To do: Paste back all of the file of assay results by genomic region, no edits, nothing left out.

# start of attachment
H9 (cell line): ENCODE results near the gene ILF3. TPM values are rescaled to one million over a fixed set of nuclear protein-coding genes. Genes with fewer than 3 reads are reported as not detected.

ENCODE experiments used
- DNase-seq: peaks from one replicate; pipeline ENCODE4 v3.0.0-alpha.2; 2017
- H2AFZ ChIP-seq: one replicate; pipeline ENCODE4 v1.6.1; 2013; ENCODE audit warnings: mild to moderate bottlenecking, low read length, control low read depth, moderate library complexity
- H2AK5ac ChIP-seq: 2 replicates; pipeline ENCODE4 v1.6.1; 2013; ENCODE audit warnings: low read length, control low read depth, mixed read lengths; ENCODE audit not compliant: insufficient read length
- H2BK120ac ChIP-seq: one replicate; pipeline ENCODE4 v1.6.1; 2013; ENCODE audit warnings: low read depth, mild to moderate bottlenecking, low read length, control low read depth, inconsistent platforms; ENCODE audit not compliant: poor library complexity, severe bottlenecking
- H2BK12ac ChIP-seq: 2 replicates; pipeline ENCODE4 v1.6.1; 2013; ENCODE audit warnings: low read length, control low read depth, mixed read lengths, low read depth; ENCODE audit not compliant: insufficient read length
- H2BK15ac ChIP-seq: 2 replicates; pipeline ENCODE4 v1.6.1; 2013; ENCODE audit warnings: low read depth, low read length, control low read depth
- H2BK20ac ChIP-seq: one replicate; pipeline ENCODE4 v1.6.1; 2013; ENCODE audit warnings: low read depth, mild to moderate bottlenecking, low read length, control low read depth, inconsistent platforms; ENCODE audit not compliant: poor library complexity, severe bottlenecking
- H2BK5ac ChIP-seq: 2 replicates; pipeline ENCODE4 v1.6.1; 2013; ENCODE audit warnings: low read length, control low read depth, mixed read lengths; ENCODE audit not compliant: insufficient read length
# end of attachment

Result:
H9 (cell line): ENCODE results near the gene ILF3. TPM values are rescaled to one million over a fixed set of nuclear protein-coding genes. Genes with fewer than 3 reads are reported as not detected.

ENCODE experiments used
- DNase-seq: peaks from one replicate; pipeline ENCODE4 v3.0.0-alpha.2; 2017
- H2AFZ ChIP-seq: one replicate; pipeline ENCODE4 v1.6.1; 2013; ENCODE audit warnings: mild to moderate bottlenecking, low read length, control low read depth, moderate library complexity
- H2AK5ac ChIP-seq: 2 replicates; pipeline ENCODE4 v1.6.1; 2013; ENCODE audit warnings: low read length, control low read depth, mixed read lengths; ENCODE audit not compliant: insufficient read length
- H2BK120ac ChIP-seq: one replicate; pipeline ENCODE4 v1.6.1; 2013; ENCODE audit warnings: low read depth, mild to moderate bottlenecking, low read length, control low read depth, inconsistent platforms; ENCODE audit not compliant: poor library complexity, severe bottlenecking
- H2BK12ac ChIP-seq: 2 replicates; pipeline ENCODE4 v1.6.1; 2013; ENCODE audit warnings: low read length, control low read depth, mixed read lengths, low read depth; ENCODE audit not compliant: insufficient read length
- H2BK15ac ChIP-seq: 2 replicates; pipeline ENCODE4 v1.6.1; 2013; ENCODE audit warnings: low read depth, low read length, control low read depth
- H2BK20ac ChIP-seq: one replicate; pipeline ENCODE4 v1.6.1; 2013; ENCODE audit warnings: low read depth, mild to moderate bottlenecking, low read length, control low read depth, inconsistent platforms; ENCODE audit not compliant: poor library complexity, severe bottlenecking
- H2BK5ac ChIP-seq: 2 replicates; pipeline ENCODE4 v1.6.1; 2013; ENCODE audit warnings: low read length, control low read depth, mixed read lengths; ENCODE audit not compliant: insufficient read length